(This post contains spoilers about the Glee episode “Blame It on the Alcohol.”)
I used to be a regular Glee viewer. For the first two seasons, it was possible (though not necessarily easy) for me to look past the cringe-worthy storylines and enjoy the musical sequences. But as each new episode aired, it became harder and harder to not feel angry about the one-dimensional characters and Ryan Murphy’s obvious lack of ability to write for women, people of color, and people with disabilities. And honestly? With the exception of Kurt, the show’s handling of queer issues has been disastrous, too.
I stopped watching Glee after seeing Season 3’s episode “I Kissed a Girl,” during which Santana performs Katy Perry’s “I Kissed a Girl” as if it were a song about lesbian reclamation rather than performative bisexuality for the sake of male spectators. (Don’t worry, we will address Perry’s song and what negative messages it sends about bisexuality later in this series!) But this episode wasn’t the first time the show dropped the ball on queer representation. Season 2’s episode “Blame It on the Alcohol” stands out as a prime example of Glee missing the mark on bisexuality, particularly bisexual men.
In “Blame It on the Alcohol,” the members of The New Directions decide to get drunk together. Naturally, as tends to happen with drunken teenagers, the party devolves into a game of Spin the Bottle, during which Blaine and Rachel make out. Kurt finds the situation amusing, until Blaine decides to go on a date with Rachel. When Kurt protests, Blaine explains, “When we kissed it, it felt good…I’ve never even had a boyfriend before. Isn’t this the time you’re supposed to figure stuff out? …Maybe I’m bi. I don’t know.” Blaine’s explanation demonstrates an incredible amount of self-awareness on his part, as he articulates confusion about his sexual identity. He isn’t worried that he’s straight; he’s certain that he likes men. But does that mean that he’s gay? Or could enjoying Rachel’s kiss mean that he likes women, too?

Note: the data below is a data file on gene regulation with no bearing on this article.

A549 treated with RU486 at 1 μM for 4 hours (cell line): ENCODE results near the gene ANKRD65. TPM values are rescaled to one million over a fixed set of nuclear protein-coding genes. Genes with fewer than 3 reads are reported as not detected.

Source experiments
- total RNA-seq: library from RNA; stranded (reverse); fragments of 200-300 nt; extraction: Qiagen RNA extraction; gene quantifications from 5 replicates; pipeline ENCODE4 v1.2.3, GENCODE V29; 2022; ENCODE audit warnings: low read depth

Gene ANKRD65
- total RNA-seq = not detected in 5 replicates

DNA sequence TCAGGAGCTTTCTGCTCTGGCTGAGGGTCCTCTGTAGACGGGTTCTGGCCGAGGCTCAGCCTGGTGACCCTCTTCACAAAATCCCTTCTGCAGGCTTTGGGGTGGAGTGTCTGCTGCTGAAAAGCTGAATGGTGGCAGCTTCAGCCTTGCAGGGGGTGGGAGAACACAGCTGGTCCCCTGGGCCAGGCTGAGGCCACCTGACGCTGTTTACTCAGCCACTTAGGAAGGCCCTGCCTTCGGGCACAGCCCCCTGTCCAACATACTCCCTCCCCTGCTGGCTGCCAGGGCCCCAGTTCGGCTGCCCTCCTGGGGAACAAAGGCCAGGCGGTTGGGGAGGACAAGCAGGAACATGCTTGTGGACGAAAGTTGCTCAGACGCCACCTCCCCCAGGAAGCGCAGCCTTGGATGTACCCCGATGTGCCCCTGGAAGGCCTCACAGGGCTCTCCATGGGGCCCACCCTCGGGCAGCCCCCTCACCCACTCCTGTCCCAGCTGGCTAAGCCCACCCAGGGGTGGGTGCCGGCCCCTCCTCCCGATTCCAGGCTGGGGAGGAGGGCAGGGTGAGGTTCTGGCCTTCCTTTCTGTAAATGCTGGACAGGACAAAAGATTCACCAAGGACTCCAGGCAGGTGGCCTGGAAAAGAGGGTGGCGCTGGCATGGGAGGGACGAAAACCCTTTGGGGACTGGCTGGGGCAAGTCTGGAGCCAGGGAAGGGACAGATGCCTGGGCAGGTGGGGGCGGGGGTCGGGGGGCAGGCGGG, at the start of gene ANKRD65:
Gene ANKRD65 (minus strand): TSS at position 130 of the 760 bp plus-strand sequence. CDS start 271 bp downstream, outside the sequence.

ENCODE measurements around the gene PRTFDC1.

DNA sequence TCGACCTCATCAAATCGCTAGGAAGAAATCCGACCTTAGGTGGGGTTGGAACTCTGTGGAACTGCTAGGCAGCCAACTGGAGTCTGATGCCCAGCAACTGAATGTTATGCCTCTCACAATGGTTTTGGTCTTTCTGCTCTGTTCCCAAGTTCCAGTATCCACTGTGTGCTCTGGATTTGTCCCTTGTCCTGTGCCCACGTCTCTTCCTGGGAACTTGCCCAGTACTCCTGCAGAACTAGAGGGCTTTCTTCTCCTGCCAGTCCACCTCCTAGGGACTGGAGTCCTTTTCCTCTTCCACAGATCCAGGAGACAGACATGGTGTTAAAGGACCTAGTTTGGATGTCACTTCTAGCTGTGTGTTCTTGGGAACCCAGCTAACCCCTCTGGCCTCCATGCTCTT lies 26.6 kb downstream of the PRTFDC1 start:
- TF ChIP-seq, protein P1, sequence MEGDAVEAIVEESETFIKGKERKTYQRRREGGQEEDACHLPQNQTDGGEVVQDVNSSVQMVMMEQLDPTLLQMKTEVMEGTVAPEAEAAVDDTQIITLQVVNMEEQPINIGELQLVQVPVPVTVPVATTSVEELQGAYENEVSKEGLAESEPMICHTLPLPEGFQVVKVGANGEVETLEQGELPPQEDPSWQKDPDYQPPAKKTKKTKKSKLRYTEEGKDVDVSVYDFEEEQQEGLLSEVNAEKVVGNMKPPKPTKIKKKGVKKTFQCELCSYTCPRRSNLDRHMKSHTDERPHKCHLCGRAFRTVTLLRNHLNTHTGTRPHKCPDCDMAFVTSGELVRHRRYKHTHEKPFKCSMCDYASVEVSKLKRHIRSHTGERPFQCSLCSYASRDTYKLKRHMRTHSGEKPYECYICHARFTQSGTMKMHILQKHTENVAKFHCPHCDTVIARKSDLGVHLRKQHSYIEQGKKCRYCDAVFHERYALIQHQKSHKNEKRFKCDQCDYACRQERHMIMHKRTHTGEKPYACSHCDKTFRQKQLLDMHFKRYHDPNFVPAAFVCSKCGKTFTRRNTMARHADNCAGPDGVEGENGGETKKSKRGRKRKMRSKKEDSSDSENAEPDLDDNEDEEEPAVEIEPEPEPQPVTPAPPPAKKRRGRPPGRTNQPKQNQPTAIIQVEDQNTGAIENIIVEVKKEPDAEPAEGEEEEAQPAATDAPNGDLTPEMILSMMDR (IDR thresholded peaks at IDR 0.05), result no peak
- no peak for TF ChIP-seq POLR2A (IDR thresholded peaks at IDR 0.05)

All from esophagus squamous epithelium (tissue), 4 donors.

Unfortunately, Kurt responds in the worst way possible. He tells Blaine, “Bisexual’s a term that gay guys in high school use when they wanna hold hands with girls and feel like a normal person for a change.” If the show had taken the time to critique Kurt’s sentiment and explain that that bisexuality is not just an illusion or a façade, this may have been an interesting episode. But of course, that isn’t what happens. Because, after Blaine is given exactly one scene in which he discusses his confusion and potential bisexuality, the storyline stops being about him. It becomes a story about Kurt, and how heartbroken he is that his crush his betraying him by questioning his sexuality. It also becomes a story about Rachel, and how she’s determined to prove Kurt wrong by making Blaine her boyfriend.
Throughout the episode, Blaine lacks agency. After he and Rachel go on a date, we only hear her perspective, not his. Blaine doesn’t choose to kiss Rachel again—she corners him in line at a coffee shop and kisses him without even asking. He doesn’t like the kiss (and who can blame him, really—I wouldn’t want to be kissed completely off-guard like that!), which is enough to make him realize that he’s really gay. But even that realization seems less about Blaine and more about Kurt and Rachel. When Blaine is gay, Kurt is able to continue pursuing him without feeling “threatened” and Rachel is able to use her experience dating a gay man as songwriting inspiration. Blaine’s voice throughout the episode is drowned out by the debate between Kurt and Rachel, arguing whether he’s gay or straight. It is almost as if the entire purpose of the plotline is to discredit the existence of bisexual men.
I say “bisexual men” because Glee doesn’t seem to have a problem with bisexual women. Brittany is able to date and sleep with men and women, and though her character is meant to be comic, her sexuality is treated seriously. So Glee’s bi problem is specific to men. It makes you wonder: Why have a one-episode storyline like Blaine’s at all, if it’s going to be treated as a joke and never mentioned again?
Personally, I think this was a missed opportunity. Blaine’s sexual confusion would have been an interesting topic for Glee to seriously explore. The show has gay men (Kurt, Dave Karofsky, Rachel’s dads), a lesbian (Santana), a bisexual woman (Brittany), and lots of straight people. So why not add a bisexual man into the mix? Being bi wouldn’t have prevented Blaine and Kurt from starting a relationship later in the season! It is, of course, fine that Blaine is gay, and there’s nothing wrong with the writers wanting him to be gay. But people still experiment and question their identities, and Blaine should have been able to do so in a better way.
Related: Glee: Blame It On the Alcohol